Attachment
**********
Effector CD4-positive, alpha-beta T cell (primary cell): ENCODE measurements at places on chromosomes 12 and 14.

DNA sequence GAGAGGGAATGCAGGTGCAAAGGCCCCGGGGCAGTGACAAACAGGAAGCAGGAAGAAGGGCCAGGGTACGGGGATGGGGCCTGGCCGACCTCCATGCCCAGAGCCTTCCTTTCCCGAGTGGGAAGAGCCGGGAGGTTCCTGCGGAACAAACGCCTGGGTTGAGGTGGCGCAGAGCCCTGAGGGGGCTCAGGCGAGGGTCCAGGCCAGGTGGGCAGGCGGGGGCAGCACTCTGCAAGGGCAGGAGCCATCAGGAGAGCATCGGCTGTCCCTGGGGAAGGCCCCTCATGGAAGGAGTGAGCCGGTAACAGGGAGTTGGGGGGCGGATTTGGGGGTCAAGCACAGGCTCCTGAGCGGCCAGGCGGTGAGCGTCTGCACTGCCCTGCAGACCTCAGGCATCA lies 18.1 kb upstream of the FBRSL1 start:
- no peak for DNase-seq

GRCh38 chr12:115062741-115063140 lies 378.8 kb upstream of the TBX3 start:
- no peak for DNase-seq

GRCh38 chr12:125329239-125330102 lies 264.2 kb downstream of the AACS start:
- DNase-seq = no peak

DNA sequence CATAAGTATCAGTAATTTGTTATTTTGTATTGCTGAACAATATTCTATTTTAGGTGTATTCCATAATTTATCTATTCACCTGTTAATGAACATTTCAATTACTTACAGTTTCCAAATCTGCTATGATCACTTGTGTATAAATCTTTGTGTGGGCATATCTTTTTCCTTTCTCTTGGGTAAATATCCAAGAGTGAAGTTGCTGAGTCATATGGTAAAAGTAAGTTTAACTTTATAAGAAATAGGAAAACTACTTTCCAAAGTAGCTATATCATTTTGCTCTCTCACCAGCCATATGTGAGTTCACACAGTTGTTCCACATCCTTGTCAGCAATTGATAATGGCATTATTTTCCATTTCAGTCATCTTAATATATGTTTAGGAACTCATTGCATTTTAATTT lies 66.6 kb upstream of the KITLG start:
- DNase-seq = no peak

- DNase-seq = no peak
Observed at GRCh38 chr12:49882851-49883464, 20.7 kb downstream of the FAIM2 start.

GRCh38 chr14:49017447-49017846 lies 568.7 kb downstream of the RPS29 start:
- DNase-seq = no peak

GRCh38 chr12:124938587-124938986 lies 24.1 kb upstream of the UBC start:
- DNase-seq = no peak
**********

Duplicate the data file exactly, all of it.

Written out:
Effector CD4-positive, alpha-beta T cell (primary cell): ENCODE measurements at places on chromosomes 12 and 14.

DNA sequence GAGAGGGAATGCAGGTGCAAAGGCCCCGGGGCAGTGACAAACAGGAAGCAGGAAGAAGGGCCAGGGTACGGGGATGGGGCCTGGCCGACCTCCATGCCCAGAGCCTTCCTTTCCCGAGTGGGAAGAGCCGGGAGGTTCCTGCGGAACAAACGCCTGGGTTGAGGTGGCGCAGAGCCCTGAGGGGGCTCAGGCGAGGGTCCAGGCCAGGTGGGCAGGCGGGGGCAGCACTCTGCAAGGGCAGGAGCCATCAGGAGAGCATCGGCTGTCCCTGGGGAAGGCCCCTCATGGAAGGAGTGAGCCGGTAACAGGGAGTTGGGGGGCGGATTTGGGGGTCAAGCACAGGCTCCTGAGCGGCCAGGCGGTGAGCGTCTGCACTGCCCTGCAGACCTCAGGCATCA lies 18.1 kb upstream of the FBRSL1 start:
- no peak for DNase-seq

GRCh38 chr12:115062741-115063140 lies 378.8 kb upstream of the TBX3 start:
- no peak for DNase-seq

GRCh38 chr12:125329239-125330102 lies 264.2 kb downstream of the AACS start:
- DNase-seq = no peak

DNA sequence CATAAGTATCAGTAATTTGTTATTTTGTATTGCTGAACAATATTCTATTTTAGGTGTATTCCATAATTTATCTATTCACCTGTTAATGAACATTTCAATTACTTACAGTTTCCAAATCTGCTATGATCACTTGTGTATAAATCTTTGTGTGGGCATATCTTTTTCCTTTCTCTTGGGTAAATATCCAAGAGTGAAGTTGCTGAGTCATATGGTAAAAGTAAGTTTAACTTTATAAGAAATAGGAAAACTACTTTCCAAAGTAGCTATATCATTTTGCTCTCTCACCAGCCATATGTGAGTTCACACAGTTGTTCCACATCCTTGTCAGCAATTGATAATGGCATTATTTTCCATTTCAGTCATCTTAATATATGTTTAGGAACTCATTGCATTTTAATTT lies 66.6 kb upstream of the KITLG start:
- DNase-seq = no peak

- DNase-seq = no peak
Observed at GRCh38 chr12:49882851-49883464, 20.7 kb downstream of the FAIM2 start.

GRCh38 chr14:49017447-49017846 lies 568.7 kb downstream of the RPS29 start:
- DNase-seq = no peak

GRCh38 chr12:124938587-124938986 lies 24.1 kb upstream of the UBC start:
- DNase-seq = no peak